Friday, January 27, 2006


There was a time, wayyyyyyyyyyyyyy back in 1987, when I was almost able to achieve it: single minded focus. I was so intensely immersed in a developing passion for pottery, that I did little else. I woke in the morning, went to my job as a kindergarten teacher, and from 3:30 in the afternoon until sometimes 2-3 a.m., Monday- Friday, I worked in a small studio in Hell's Kitchen. I would fall asleep with pottery books open across my chest and dream of the next day's undertakings. Weekends were spent entirely at the studio; if I went for a late dinner, it was with fellow potters and the subject was always clay and what you could make with it. I ate, slept, bathed in it. It was the beginning of a relationship that has lasted to this day.

Fast forward so many years later, and while my love for clay has not decreased in intensity, my commitment to it has had to change. Building this company, marrying my soul mate, having two amazing children; all of those things have made it necessary to limit the amount of time spent focusing on my craft. An adjustment of priorities certainly necessary to have a full life.

But sometimes I find myself like a horse in a race who has lost the blinders usually placed beside his eyes to keep his vision locked upon the finish line. There is so much that provides a distraction. So many reasons not to work intensely. So much frivolity to chase after.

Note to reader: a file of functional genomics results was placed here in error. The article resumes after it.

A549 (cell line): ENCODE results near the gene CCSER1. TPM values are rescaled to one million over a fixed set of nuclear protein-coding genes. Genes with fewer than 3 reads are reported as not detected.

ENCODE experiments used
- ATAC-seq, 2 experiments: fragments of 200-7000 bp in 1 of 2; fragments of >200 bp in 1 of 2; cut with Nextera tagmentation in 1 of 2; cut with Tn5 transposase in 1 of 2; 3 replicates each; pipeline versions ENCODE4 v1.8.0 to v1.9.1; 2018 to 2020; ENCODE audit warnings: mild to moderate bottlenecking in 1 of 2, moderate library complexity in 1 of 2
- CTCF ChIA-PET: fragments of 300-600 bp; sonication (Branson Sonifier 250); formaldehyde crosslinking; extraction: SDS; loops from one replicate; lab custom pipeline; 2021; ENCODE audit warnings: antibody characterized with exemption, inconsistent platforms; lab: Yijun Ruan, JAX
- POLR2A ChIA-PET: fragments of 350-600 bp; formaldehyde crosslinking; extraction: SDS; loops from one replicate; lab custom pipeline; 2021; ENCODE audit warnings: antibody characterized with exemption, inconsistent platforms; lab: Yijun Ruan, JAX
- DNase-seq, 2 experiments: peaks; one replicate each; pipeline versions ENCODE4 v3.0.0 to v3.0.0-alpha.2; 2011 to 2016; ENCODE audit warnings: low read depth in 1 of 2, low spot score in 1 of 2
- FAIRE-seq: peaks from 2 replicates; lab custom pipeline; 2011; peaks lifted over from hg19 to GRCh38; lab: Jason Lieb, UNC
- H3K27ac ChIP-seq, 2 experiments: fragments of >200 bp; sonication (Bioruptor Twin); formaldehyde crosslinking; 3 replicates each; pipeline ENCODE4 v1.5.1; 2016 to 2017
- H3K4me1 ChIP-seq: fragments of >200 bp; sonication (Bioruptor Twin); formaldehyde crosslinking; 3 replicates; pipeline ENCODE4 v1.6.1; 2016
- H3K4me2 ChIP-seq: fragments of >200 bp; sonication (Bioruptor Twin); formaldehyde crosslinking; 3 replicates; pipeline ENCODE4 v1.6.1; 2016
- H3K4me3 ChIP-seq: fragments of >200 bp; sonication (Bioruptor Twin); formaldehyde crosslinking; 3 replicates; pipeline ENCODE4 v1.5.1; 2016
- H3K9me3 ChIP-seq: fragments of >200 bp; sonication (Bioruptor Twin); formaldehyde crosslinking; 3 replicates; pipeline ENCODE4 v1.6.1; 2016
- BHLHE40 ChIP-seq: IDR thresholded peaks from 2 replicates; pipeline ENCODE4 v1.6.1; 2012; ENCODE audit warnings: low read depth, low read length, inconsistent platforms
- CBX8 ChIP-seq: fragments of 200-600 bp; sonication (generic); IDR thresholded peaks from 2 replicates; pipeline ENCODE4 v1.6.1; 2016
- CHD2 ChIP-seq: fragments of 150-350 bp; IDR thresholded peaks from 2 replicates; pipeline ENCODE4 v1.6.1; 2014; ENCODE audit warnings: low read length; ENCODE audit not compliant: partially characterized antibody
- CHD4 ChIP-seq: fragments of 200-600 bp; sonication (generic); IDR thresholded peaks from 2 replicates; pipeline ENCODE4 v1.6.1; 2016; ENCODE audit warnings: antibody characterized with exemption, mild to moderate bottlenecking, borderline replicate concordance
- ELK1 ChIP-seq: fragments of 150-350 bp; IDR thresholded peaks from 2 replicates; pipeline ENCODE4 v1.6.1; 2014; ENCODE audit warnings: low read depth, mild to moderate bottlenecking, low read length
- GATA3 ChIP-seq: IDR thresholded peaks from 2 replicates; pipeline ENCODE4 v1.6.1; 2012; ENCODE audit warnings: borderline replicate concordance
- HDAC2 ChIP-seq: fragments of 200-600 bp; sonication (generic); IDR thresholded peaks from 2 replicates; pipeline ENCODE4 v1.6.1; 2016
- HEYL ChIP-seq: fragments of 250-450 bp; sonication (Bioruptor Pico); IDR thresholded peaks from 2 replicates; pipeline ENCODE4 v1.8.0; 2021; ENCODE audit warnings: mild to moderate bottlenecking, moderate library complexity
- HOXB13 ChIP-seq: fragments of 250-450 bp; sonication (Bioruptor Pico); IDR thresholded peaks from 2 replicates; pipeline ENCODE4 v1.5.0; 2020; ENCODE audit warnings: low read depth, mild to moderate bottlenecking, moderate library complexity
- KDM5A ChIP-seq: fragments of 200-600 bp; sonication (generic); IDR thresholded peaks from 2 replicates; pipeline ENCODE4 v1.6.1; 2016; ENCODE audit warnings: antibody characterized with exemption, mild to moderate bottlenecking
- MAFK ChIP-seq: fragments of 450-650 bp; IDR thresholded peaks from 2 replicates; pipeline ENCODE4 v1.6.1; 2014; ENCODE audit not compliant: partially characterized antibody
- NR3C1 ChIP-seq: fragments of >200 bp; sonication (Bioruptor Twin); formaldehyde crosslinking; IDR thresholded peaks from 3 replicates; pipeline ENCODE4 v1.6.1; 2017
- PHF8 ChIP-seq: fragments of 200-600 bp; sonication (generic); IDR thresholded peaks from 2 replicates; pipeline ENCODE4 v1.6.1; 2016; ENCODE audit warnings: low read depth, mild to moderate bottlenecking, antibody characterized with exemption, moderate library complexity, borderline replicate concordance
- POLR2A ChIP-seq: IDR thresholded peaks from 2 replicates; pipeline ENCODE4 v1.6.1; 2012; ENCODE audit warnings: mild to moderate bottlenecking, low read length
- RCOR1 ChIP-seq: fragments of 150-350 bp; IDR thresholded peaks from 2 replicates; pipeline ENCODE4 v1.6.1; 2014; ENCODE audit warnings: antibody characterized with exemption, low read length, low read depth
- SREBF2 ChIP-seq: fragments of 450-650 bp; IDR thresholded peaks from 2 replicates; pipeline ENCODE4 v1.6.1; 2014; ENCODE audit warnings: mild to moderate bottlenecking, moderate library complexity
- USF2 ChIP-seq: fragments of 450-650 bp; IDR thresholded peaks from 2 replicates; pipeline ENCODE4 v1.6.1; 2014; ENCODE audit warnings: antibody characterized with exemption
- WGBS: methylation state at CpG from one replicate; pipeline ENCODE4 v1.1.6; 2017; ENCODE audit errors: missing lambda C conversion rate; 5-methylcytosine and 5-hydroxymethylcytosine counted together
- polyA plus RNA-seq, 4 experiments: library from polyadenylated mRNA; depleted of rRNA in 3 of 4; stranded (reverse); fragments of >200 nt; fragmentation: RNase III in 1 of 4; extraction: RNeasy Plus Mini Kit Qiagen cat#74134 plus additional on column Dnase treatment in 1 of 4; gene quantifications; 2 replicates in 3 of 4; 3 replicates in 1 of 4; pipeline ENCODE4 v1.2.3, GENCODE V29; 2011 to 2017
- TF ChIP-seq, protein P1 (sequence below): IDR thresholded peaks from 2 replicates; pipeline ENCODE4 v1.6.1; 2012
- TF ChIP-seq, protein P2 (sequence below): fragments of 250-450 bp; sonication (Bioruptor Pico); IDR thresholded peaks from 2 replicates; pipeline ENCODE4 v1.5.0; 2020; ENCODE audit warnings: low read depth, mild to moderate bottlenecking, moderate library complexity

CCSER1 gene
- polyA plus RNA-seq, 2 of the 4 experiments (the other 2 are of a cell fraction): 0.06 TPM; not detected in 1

Focus. Stop answering Emails. Do not join the discussion about what's on HBO. Worry about dinner when 5:00 rolls around, not now. Be present. Fully.

Find the blinders, put them back on, run your best race. Remember, they shoot old horses. Focus focus focus.

Thursday, January 26, 2006


Getting started shouldn't be the hardest thing.

When Jesse (my 4 year old) sits down to draw, or sculpt, or do ANYTHING: there is no hesitancy. The reason children don't hesitate before they create is because they are focused only on the act of doing~on the process and not the product. They are not just fearless: they are joyful.

It's only as an adult that we learn to pause before starting on a blank piece of paper, a blank canvas, a blank screen. I think we have a tendency to think ahead to the end results of our efforts and to become concerned with how they will be perceived by others.

Jesse finds the joy in the doing. As he renders his 29th drawing of spiderman with seven fingers on his left hand, he is not thinking about what will eventually become of that picture. It doesn't matter a whole lot if it ends up on the fridge, gifted to a grandparent, framed in gilt, or filed away. For him, the joy was in putting marker to paper.

Getting started shouldn't be the hardest thing.

Hey look, I started.